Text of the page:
City Commission has moved decisively to ensure that our
community recovers quickly from a storm. In the event of a
devastating hurricane, the City has established a Disaster
Services and Recovery Complex at the Howard C. Forman Human
Services campus on University Drive. To ensure your safety and
reduce our dependence on outside agencies in the days
immediately after a storm, the Forman campus will provide:
a self-supporting field kitchen that will have the
capability of serving 20,000 meals a day.
This will be important
if neighborhoods are devastated by a Category 3 or above
hurricane. The City has also secured service contracts for
ice and water, which will distributed at strategic locations.
Please Check the latest
Information Bulletin for these commodity distribution sites.
With a prolonged power outage, protecting our city is critical.
The City is installing tanks with the capacity of storing
100,000 gallons of fuel at seven locations. This fuel supply
will ensure disaster response vehicles can continue to operate.
In the event of a severe storm, more than 300 men and women
serving in our department will work 24/7 to protect lives and
property. We are prepared to mobilize all the law
enforcement and security resources available to protect you and
The City is working with Broward County to ensure public safety
on our roads. The Pembroke Pines Police Department will deploy
generators and solar powered signals at critical intersections.
This year, the roads will be safer due to a backup supply of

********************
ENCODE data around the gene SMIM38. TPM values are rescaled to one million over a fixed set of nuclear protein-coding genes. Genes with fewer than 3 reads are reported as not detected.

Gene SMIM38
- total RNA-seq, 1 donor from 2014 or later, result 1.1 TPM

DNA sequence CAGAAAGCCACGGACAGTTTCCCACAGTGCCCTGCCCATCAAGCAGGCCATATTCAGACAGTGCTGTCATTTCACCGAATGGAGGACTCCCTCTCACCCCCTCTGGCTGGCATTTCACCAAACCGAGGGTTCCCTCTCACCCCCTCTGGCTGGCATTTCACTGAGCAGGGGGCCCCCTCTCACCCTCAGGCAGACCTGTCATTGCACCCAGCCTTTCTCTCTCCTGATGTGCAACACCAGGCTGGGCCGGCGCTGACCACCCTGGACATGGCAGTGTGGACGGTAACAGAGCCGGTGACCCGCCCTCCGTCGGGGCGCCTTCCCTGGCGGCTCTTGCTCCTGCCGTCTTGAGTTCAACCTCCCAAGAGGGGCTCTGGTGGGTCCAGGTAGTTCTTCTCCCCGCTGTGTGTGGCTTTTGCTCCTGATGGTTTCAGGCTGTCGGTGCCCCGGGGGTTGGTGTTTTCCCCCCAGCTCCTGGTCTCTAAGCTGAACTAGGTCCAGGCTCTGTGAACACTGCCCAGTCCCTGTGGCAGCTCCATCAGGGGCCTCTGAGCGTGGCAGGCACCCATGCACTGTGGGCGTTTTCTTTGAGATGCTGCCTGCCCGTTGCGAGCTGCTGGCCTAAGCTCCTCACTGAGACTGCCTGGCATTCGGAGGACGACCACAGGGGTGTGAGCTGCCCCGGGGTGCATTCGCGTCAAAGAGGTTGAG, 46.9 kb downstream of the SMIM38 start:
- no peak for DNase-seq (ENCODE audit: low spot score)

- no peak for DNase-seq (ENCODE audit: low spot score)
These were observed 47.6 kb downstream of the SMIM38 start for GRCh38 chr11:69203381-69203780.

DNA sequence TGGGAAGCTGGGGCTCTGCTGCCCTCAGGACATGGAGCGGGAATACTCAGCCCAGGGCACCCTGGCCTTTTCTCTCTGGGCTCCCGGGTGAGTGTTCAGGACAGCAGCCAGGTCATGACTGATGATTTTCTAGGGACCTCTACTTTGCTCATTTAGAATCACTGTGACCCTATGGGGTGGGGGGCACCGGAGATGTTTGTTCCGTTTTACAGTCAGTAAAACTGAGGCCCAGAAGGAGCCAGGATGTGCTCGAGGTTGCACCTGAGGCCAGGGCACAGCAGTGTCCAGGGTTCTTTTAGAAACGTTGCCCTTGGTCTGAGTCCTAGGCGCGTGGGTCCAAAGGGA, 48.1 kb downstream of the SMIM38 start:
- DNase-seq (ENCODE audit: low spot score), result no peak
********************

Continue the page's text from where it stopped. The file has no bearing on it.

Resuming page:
thousands of stop sign, traffic barricades and safety cones,
which will free Police Department personnel to respond to
With the power out, our drinking water and wastewater treatment
systems will grind to a halt without backup power and fuel.
year, the Public Services Department has purchased 16 new
generators to keep these systems running, ensuring that our
water supply will be safe and our environment will be free from
In the weeks after a storm, our citizens and City workers will
be working hard to clear debris. Two national contractors are on
call to mobilize equipment and workers to help clear the streets
and remove vegetative and other debris.
South Florida has just experienced the busiest consecutive years
in hurricane history and this pattern is predicted to continue
for the next 10 to 20 years. We now know how important it is for
City managers to be prepared and ready to speed our community’s
recovery in the aftermath. We also know that every individual
needs to take these preparations seriously – so that we can work
as a team to ensure that everyone, including our children,
neighbors, the elderly and those with special needs – stays safe
when the next storm arrives.